tar sands pollution

Win! Key permit revoked for Keystone XL pipeline

Jan Malek
5 months ago

A U.S. judge has revoked a key permit for the controversial Keystone XL tar sands pipeline that will cause the project to be delayed indefinitely.

According to the Guardian, the permit was given out without properly assessing the impact on endangered species.

A coalition of environmental groups challenged the permit and yesterday, a federal judge in Montana ordered all filling and dredging activities on the pipeline be stopped until proper consultations are conducted.

"The ruling revokes the water-crossing permit needed to complete construction of the pipeline and is expected to cause major delays to the divisive project," the Guardian notes.

The Keystone XL was proposed to transport more than 800,000 barrels of oil a day from the tar sands in Alberta, Canada, to Nebraska and then through to refineries on the Gulf coast.

For years, the Council of Canadians has opposed the project because it would enable further expansion of the climate-polluting tar sands, violate Indigenous rights, and threaten waterways with a diluted bitumen spill.

The Council of Canadians traveled to Washington several times to join protests against Keystone XL, including calling on the Canadian embassy to demand that they stop lobbying for the pipeline.

This court ruling echoes other similar rulings striking down fossil fuel projects for lack of consultation. Whether it be the abandoned Energy East pipeline, Alton Gas' storage project, the Trans Mountain pipeline and others, legal challenges are bringing to light when corners are cut and regulated public consultation is either insufficient or bypassed entirely.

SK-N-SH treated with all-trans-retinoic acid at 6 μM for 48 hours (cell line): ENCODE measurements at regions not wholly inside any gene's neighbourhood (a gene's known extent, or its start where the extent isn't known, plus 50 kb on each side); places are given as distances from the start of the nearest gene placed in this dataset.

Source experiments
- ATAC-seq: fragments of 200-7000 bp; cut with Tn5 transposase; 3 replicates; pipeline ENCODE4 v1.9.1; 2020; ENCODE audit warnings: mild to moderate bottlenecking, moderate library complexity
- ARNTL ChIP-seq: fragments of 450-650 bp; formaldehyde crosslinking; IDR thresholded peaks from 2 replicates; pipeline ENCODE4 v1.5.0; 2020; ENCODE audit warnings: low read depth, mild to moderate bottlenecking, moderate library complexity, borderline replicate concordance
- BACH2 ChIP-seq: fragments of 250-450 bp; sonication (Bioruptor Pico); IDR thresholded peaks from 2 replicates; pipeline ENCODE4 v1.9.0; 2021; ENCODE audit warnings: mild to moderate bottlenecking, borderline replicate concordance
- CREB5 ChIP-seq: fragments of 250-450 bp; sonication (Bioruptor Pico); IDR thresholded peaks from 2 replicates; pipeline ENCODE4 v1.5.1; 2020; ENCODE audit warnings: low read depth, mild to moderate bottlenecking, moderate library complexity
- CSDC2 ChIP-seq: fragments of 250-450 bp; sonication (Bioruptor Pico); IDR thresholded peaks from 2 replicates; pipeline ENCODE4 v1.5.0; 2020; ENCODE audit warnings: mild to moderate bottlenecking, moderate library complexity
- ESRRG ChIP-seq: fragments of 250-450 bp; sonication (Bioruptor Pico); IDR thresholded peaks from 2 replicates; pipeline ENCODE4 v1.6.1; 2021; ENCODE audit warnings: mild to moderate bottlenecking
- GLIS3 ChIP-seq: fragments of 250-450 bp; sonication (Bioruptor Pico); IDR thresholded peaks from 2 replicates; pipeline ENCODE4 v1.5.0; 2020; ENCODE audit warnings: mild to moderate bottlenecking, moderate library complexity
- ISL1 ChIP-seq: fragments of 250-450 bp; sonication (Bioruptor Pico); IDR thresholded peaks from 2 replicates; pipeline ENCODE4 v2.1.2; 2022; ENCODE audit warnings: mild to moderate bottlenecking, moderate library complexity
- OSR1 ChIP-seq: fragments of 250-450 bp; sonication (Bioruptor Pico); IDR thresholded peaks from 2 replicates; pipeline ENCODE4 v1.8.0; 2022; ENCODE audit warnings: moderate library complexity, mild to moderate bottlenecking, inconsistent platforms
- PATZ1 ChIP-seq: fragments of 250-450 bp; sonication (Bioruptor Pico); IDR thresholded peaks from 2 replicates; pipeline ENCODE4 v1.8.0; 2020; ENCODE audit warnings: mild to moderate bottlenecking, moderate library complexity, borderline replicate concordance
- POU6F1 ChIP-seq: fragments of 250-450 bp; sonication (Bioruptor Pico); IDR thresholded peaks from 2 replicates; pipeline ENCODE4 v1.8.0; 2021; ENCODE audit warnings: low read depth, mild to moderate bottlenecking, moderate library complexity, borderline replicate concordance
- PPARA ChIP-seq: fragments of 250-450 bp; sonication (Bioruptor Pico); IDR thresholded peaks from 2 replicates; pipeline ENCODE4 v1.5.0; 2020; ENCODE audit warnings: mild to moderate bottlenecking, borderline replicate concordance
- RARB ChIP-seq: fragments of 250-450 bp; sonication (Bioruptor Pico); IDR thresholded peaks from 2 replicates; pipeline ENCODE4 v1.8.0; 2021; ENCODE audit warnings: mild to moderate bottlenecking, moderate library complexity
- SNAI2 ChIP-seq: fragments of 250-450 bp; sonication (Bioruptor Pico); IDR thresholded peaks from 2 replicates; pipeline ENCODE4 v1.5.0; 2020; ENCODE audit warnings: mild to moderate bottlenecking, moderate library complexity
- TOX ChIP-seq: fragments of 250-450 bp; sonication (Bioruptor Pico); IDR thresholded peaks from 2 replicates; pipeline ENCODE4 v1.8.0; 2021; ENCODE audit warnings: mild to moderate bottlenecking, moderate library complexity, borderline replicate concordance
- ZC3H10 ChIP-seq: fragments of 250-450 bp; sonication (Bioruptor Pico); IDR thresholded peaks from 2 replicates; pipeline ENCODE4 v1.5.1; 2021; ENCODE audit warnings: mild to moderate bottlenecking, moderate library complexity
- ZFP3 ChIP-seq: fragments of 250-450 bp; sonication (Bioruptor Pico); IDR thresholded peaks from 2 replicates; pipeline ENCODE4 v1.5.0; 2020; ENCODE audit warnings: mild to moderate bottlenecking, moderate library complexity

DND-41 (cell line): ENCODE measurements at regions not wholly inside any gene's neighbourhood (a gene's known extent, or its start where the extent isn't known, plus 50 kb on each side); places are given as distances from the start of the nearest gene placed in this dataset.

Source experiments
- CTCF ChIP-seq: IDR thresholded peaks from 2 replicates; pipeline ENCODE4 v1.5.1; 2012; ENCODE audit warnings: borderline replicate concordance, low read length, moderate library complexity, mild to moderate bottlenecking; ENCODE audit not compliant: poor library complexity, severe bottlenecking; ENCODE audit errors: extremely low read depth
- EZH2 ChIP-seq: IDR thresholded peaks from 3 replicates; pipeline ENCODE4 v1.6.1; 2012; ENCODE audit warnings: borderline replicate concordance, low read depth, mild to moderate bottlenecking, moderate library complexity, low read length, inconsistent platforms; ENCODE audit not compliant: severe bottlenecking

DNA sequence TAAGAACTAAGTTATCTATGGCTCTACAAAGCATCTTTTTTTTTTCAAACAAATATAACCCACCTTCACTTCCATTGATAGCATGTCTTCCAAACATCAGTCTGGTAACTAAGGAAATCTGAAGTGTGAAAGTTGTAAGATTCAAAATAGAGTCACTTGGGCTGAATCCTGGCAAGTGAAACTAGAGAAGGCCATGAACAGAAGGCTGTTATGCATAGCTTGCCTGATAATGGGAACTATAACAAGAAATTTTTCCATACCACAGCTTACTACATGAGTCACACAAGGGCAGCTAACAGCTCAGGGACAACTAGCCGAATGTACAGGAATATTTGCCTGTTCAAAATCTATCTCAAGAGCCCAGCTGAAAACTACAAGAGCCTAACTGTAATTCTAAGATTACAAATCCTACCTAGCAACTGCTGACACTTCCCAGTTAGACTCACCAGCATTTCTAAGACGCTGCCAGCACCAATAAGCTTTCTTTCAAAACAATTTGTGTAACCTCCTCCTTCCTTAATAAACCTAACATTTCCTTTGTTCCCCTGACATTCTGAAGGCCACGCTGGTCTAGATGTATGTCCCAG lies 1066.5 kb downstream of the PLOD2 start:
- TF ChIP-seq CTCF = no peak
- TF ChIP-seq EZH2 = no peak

The Canadian national energy board approved the Keystone XL pipeline in 2010, but the project was suspended in 2015 after then U.S. President Barack Obama refused to grant the required presidential permits amid growing public outcry from a coalition of Native Americans, First Nations, ranchers and farmers, and environmentalists.

Donald Trump issued the permits within days of taking office, stating that only American steel could be used in the work.

Construction began earlier this month in Montana. Earlier this month, Alberta Premier Jason Kenny announced the province would invest $1.5 billion in the project and provide a $6-billion loan guarantee, to accelerate construction. In exchange, an agreement was made for the transport of 575,000 barrels of oil daily.

Keystone's legal challenges aren't finished. The company faces another legal challenge this month when Indigenous communities will be back in court requesting an injunction to stop construction in light of the coronavirus pandemic. According to the Guardian, "the court will decide whether construction, which the plaintiffs argue will bring thousands of out-of-state workers to remote areas already ill-equipped to deal with the public health crisis, should be suspended."

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